Every missed shot or turnover by the other team is a Zion Williamson dunk waiting to happen, and the threat of the lob draws enormous attention, allowing others to get easier looks. Meanwhile, if he’s operating in halfcourt, good luck having a big try and stay in front of him on the perimeter. Even if you give him space and dare him to shoot, he can still beat you to his spot, and once he gets a head of steam you aren’t likely to avert his course, because he’s a damned tank.
At this point, it’s not totally clear if Zion is going to be the top pick in the 2019 draft. His teammate, R.J. Barrett, is a more traditionally appealing player, at 6’7 with good length for a wing and a #1 scorer’s repertoire. There are also others who could give those two a run for their money, including North Carolina’s Nassir Little, and the other Duke superstar, Cam Reddish.
Unheralded prospects shoot up draft boards every year, but it’s worth noting that this class is widely considered to be a top heavy one, with less depth than previous years. So, even if he doesn’t go first, it seems unfathomable that Zion could fall out of the top 5 at this point. If Dallas does end up keeping their draft selection this year, a Luka-Zion pairing seems almost too good to be true. Zion hasn’t been used much as a pick and roll man yet, and he doesn’t have an ideal catch radius at his size, but his skillset and body type make it hard to imagine he couldn’t thrive in such a role.
Should Dallas even want to keep their pick?
Stepping back for a moment, and putting aside the fact that talking about Zion four months after Dallas got Luka is the height of greediness, there are other factors to consider here. With the new lottery rules in place (giving each of the bottom three teams equal odds at the top pick, which in theory disincentivizes tanking), and a possible elimination of the rule requiring players be one year removed from high school coming soon, many have floated the idea that the Mavericks would be better conveying that pick now, so they will move forward with full ammunition.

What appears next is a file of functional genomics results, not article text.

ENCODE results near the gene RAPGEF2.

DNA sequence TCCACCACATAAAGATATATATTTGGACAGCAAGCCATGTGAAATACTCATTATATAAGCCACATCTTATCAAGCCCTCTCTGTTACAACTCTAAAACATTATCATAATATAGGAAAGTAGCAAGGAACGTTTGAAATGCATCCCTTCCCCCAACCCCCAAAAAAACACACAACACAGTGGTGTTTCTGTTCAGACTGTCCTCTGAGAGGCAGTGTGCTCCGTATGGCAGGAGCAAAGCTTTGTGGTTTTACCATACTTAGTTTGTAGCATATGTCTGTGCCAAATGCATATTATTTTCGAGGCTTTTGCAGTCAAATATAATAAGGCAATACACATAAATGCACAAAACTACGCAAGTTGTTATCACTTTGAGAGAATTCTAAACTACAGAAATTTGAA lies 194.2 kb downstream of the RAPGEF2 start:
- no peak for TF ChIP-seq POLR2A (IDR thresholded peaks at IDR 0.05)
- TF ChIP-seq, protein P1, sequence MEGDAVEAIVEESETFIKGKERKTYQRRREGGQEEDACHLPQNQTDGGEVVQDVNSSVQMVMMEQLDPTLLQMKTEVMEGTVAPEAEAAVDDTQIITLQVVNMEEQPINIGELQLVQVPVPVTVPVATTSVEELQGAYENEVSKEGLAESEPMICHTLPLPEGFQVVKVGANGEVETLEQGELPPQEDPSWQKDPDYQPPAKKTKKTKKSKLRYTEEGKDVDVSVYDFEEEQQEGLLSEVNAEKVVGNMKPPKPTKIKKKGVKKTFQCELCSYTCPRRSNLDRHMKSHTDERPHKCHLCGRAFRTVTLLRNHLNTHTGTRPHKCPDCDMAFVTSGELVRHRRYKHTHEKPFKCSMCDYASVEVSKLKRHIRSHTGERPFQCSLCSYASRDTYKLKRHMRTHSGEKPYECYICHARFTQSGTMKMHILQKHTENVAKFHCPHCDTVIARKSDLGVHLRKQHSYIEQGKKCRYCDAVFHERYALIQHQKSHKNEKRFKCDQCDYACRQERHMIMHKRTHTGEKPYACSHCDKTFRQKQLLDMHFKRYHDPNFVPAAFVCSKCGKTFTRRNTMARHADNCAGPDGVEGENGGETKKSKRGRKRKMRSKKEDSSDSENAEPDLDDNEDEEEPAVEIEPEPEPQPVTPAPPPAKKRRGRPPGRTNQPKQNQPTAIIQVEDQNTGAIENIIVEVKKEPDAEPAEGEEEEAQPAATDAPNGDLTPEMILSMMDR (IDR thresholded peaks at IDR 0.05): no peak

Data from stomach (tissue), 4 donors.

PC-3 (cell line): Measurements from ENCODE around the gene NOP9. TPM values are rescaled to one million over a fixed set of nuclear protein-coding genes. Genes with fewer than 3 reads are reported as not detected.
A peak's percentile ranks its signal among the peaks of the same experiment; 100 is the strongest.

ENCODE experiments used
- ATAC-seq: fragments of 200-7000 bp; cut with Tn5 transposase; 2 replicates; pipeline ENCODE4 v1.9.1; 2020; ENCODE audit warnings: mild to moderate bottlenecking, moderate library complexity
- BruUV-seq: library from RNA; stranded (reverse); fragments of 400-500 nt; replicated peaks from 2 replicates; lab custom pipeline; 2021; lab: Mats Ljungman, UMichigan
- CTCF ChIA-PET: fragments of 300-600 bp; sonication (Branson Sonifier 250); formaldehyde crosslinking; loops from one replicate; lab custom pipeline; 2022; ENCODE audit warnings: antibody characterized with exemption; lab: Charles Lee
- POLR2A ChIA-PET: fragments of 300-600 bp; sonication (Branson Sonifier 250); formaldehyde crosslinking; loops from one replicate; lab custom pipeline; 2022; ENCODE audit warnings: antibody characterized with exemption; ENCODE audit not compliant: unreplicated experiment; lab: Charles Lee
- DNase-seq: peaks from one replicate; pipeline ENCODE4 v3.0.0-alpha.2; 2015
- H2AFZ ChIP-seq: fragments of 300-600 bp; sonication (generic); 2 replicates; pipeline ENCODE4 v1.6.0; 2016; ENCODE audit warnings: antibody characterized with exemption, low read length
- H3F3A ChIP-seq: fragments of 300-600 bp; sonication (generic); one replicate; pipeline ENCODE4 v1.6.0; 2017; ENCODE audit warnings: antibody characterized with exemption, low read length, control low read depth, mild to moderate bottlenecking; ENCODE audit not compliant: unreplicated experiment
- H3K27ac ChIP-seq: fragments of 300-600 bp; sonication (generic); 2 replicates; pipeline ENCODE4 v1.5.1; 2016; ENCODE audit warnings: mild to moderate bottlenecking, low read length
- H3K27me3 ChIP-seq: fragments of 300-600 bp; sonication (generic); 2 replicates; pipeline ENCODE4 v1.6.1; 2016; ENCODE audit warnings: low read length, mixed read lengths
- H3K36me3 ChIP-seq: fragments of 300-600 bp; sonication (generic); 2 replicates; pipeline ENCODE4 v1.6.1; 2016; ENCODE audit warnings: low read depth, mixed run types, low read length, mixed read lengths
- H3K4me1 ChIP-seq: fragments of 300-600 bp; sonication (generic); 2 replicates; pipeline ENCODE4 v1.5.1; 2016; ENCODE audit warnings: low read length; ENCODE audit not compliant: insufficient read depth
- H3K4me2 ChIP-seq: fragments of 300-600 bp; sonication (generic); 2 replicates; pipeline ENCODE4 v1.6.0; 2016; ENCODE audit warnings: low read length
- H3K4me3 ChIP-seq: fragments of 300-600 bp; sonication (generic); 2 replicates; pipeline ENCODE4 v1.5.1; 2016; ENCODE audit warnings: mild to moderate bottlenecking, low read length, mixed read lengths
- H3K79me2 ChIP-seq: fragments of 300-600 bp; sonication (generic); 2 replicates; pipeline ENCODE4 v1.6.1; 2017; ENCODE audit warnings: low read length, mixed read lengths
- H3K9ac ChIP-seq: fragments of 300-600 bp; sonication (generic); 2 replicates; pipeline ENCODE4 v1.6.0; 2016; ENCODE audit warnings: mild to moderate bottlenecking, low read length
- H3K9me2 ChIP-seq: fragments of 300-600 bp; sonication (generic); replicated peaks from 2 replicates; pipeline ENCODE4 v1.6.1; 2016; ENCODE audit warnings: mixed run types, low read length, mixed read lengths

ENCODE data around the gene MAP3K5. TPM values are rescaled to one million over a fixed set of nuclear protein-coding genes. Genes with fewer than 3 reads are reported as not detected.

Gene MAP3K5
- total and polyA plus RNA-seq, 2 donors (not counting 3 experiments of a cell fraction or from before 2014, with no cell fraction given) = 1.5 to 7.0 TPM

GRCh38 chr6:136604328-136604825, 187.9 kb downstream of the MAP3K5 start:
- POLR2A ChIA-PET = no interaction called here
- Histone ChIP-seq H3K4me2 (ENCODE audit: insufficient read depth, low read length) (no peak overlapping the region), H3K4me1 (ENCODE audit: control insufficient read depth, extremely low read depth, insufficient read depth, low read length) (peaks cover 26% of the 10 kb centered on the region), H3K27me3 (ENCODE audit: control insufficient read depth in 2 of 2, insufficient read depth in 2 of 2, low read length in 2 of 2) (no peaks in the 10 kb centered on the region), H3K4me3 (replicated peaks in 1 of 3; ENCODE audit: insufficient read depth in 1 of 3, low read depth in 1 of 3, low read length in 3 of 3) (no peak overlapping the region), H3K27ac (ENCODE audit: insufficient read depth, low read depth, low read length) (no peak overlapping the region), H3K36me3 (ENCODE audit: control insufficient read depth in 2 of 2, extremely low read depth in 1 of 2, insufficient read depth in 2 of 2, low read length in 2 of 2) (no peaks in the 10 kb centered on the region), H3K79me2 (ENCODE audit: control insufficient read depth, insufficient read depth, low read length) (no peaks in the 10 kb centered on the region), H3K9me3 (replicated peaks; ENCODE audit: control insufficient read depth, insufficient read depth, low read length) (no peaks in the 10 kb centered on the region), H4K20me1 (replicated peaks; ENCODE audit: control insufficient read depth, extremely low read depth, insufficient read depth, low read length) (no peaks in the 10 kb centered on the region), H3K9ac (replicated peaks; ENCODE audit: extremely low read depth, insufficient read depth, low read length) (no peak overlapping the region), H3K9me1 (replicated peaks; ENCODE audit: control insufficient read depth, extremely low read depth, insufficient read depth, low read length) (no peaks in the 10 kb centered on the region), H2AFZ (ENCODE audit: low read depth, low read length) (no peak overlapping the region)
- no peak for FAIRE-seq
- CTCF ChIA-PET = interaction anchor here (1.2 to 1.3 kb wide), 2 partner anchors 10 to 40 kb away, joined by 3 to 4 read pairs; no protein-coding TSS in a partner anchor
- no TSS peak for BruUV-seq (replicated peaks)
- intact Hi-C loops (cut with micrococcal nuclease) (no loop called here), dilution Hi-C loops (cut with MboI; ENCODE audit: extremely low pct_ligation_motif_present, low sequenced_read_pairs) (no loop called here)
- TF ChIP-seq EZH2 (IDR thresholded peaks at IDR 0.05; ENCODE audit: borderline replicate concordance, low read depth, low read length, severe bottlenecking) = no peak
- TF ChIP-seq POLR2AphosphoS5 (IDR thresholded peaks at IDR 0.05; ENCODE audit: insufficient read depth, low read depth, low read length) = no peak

This argument makes some sense to me. At the same time, I look at this team and I can’t help but think that they really do need at least one more blue chip talent. With Rick Carlisle at the helm and the notoriously impatient Mark Cuban overseeing things, is Dallas going to be prepared to do what it takes to get the Mavs that type of pick in 2020? Especially if the team stumbles after openly talking about a playoff berth in 2019?
All signs point to the team taking all the cap space they’ll have next summer and trying to force their way into the free agent sweepstakes. We all know how Dallas has fared doing that before, but this is pretty clearly how Cuban wants to operate. With several of their own players up for free agency, it seems like a definite possibility that the Mavs could buy themselves out of the cellar, but still not have the necessary roster talent to compete in the dreaded West. That would leave them picking in the back of the lottery (or late teens) for the rest of Luka Doncic’s rookie contract, if not well after that.
Day-dreaming about Zion is fun, but the reality is that the Dallas Mavericks likely aren’t quite bad enough to have a shot at him, barring something unforeseen. Also, obviously, the team itself won’t dare think about the “T” word, for understandable reasons. They invested major resources in acquiring Luka Doncic and DeAndre Jordan, and with several veterans in the final years of their deals (Dirk, Wes, J.J.), the locker room will be totally focused on winning games, as they should be.
Still, the early season struggles have put the notion of “playoffs” even further out of reach, and if things continue to spiral downward as late January approaches, both attitudes and roster makeup might change. At some point it just becomes practical to decide whether you’re better off trying to be good or bad, because being neither is easily the worst choice.
In the meantime, I’ll just be over here picturing some Luka-Zion lobs…